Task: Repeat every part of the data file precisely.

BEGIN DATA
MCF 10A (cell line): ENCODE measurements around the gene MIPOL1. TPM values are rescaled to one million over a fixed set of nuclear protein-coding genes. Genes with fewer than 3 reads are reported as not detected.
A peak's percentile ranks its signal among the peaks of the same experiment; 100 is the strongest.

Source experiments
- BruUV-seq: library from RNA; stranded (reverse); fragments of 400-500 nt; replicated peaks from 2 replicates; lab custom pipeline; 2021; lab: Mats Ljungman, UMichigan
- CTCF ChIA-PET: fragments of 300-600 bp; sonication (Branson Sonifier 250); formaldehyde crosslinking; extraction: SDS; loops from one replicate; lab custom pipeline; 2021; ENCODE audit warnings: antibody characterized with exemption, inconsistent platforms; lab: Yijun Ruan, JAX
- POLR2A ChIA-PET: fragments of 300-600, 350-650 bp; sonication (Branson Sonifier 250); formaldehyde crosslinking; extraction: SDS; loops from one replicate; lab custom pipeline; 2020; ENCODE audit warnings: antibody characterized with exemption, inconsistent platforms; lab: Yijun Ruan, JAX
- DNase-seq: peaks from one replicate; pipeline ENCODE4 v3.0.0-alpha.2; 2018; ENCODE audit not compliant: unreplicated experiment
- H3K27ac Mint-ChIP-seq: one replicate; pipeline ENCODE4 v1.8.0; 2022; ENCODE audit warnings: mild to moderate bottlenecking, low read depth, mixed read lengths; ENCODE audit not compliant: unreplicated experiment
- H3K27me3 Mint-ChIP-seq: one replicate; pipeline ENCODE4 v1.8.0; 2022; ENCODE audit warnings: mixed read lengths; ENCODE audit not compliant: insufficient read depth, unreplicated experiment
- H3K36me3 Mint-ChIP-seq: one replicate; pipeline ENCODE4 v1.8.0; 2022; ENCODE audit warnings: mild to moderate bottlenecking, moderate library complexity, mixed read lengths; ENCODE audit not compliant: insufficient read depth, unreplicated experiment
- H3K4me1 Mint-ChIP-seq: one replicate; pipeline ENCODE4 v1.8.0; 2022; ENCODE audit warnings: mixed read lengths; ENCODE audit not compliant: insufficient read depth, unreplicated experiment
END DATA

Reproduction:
MCF 10A (cell line): ENCODE measurements around the gene MIPOL1. TPM values are rescaled to one million over a fixed set of nuclear protein-coding genes. Genes with fewer than 3 reads are reported as not detected.
A peak's percentile ranks its signal among the peaks of the same experiment; 100 is the strongest.

Source experiments
- BruUV-seq: library from RNA; stranded (reverse); fragments of 400-500 nt; replicated peaks from 2 replicates; lab custom pipeline; 2021; lab: Mats Ljungman, UMichigan
- CTCF ChIA-PET: fragments of 300-600 bp; sonication (Branson Sonifier 250); formaldehyde crosslinking; extraction: SDS; loops from one replicate; lab custom pipeline; 2021; ENCODE audit warnings: antibody characterized with exemption, inconsistent platforms; lab: Yijun Ruan, JAX
- POLR2A ChIA-PET: fragments of 300-600, 350-650 bp; sonication (Branson Sonifier 250); formaldehyde crosslinking; extraction: SDS; loops from one replicate; lab custom pipeline; 2020; ENCODE audit warnings: antibody characterized with exemption, inconsistent platforms; lab: Yijun Ruan, JAX
- DNase-seq: peaks from one replicate; pipeline ENCODE4 v3.0.0-alpha.2; 2018; ENCODE audit not compliant: unreplicated experiment
- H3K27ac Mint-ChIP-seq: one replicate; pipeline ENCODE4 v1.8.0; 2022; ENCODE audit warnings: mild to moderate bottlenecking, low read depth, mixed read lengths; ENCODE audit not compliant: unreplicated experiment
- H3K27me3 Mint-ChIP-seq: one replicate; pipeline ENCODE4 v1.8.0; 2022; ENCODE audit warnings: mixed read lengths; ENCODE audit not compliant: insufficient read depth, unreplicated experiment
- H3K36me3 Mint-ChIP-seq: one replicate; pipeline ENCODE4 v1.8.0; 2022; ENCODE audit warnings: mild to moderate bottlenecking, moderate library complexity, mixed read lengths; ENCODE audit not compliant: insufficient read depth, unreplicated experiment
- H3K4me1 Mint-ChIP-seq: one replicate; pipeline ENCODE4 v1.8.0; 2022; ENCODE audit warnings: mixed read lengths; ENCODE audit not compliant: insufficient read depth, unreplicated experiment